Willie: Derek Trucks – you know him? He’s a real good friend of mine; just visited with him not too long ago and jammed. Had a big time. He’s one of the best guitar players out there.
Moi: What’s an old outlaw like you doing with Kenny Chesney?
Willie: It turns out we have a lot in common and like a lot of the same things. He’s a good writer and good singer, and he’s good in the studio. He has a real good ear. I can see why he’s successful.
Moi: He’s no Jessica Simpson.
Willie: No, he’s not. (Laughs.) But he is who he is.
Moi: Is “Crazy” the greatest song you ever wrote?
Willie: It might be. I hate to compare ‘em, but “Crazy” would definitely be up there.
Moi: If you’d written “Cowboys Are Frequently, Secretly (Fond of Each Other),” that might get some write-in votes.
Willie: Ned Sublette wrote that song. Another one that I just wrote is “Brokeback Mountain.” It’s probably not something you want to go around singing, though.
Moi: You’ve been pretty prolific lately. Shouldn’t you be slowing down as you approach your 75th birthday?
Willie: I don’t think that’s a good idea. What’s the old saying? Don’t look back; somebody might be catching up. Well, don’t even slow down, much less look back.
Moi: It’s like Ben Franklin said: “In this world, nothing is certain but death, taxes and at least one new Willie album every year.” Though maybe not the taxes.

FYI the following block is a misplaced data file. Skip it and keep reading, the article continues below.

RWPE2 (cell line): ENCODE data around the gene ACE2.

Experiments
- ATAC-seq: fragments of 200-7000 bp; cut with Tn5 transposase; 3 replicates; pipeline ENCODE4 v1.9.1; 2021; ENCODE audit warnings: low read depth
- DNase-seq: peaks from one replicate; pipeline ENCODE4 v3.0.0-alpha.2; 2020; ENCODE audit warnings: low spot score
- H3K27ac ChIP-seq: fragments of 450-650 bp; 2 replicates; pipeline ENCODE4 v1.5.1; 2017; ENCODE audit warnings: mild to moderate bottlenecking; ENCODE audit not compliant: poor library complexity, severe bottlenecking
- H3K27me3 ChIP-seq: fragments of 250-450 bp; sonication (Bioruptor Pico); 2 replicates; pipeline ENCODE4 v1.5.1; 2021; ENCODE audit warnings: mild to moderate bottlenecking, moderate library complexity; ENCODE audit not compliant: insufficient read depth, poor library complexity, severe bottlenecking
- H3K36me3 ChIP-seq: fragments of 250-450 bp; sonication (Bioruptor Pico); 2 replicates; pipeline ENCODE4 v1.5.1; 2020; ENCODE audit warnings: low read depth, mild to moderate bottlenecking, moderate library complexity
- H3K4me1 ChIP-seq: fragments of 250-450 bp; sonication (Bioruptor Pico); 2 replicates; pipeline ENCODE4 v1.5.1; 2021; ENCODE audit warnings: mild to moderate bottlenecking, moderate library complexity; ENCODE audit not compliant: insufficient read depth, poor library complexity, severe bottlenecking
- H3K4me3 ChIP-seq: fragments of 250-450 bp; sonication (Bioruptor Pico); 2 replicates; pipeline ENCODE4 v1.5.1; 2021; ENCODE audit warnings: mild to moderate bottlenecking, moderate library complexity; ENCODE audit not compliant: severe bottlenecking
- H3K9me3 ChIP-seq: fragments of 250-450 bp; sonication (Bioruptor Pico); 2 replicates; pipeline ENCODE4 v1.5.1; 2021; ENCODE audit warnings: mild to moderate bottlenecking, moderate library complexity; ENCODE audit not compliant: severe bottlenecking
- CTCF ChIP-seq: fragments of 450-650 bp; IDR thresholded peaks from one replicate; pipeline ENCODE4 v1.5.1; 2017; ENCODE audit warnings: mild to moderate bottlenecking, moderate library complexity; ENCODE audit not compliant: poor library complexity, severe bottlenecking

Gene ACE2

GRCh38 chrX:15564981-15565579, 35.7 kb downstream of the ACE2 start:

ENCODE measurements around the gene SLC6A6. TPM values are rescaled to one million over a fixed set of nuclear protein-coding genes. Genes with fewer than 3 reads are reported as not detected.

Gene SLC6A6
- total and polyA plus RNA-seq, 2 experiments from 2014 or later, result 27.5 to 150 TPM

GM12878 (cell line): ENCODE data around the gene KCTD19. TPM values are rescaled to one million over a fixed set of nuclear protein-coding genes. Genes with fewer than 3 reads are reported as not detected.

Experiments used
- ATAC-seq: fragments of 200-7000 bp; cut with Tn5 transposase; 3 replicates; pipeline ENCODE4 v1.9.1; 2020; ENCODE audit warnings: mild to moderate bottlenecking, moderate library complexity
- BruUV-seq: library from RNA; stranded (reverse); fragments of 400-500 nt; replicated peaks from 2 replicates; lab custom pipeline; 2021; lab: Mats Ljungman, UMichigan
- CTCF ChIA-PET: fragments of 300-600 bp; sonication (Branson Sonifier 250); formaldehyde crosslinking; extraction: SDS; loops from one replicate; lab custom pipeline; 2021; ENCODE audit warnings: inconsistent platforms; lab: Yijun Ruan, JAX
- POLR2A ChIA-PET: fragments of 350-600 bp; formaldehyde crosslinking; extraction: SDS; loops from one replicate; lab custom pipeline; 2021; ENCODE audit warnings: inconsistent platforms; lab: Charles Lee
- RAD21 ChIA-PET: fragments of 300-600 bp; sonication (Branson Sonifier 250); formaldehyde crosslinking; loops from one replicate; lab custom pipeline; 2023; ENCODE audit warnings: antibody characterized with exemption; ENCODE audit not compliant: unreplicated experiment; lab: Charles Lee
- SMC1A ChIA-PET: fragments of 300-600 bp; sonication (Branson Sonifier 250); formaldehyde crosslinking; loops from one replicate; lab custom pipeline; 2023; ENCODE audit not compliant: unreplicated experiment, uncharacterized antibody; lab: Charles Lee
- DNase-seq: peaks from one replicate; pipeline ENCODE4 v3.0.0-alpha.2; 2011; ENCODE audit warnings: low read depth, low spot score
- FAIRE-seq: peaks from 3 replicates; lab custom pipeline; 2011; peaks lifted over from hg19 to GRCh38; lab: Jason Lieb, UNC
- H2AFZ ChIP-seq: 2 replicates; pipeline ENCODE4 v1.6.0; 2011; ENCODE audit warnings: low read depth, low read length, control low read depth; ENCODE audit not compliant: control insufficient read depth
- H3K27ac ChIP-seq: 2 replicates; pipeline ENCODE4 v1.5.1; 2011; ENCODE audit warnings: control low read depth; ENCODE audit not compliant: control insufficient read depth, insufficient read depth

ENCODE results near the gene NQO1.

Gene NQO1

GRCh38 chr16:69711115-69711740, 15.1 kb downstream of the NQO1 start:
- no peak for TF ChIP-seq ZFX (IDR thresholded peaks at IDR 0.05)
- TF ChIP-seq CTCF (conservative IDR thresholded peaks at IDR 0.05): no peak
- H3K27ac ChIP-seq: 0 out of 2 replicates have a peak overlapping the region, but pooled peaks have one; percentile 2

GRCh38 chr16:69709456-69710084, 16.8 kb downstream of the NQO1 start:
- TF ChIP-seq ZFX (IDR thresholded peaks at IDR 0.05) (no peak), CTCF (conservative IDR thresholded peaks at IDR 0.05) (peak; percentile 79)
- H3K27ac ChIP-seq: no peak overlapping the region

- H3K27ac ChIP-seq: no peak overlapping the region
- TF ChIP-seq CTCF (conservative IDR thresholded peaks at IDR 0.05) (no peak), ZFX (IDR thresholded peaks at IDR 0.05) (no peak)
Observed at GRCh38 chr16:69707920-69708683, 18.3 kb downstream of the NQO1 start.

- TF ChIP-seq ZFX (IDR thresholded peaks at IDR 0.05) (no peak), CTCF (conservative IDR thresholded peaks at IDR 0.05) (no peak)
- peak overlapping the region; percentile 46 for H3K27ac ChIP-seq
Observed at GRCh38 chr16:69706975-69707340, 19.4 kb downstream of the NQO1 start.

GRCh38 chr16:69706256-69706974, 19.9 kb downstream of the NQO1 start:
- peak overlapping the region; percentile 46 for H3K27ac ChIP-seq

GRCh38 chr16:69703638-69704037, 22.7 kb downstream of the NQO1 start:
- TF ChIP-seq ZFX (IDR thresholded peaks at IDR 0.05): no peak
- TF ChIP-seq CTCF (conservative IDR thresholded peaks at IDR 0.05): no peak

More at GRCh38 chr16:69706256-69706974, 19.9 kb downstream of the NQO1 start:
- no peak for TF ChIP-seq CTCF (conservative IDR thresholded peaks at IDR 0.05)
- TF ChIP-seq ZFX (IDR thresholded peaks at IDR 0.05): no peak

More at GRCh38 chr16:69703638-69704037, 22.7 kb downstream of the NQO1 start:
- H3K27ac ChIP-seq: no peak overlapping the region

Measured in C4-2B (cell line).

Willie: I think those are optional. But it’s mandatory that you get a record of mine every year; we’ll just put in on your phone bill.
Moi: You cut a new song, “You Don’t Think I’m Funny Anymore.” I think you’re pretty funny, though obviously that song is not about me.
Willie: It’s not. But the video, with Johnny Knoxville, is really hilarious. He’ll be going on MTV to talk about it when it comes out.
Moi: If this music thing didn’t work out, you could have had a career in stand-up.
Willie: More like fall-down comedy.
Moi: Kinky was wrong. You’re making a lot of sense today.
Willie: Well, it’s difficult for Kinky to really know when someone is making sense or not. With all due respect — which isn’t much.
Moi: Complete this sentence: If elected President of the United States of America, I, Willie Hugh Nelson…
Willie: Will stop the [expletive] war!
By the by, you must watch this video of Chesney performing “Stay A Little Longer” with Willie and Toby Keith. Chesney absolutely butchers his verse, then has the temerity to say: “I love that song!”
Sure, Kenny. Sure. You. Do.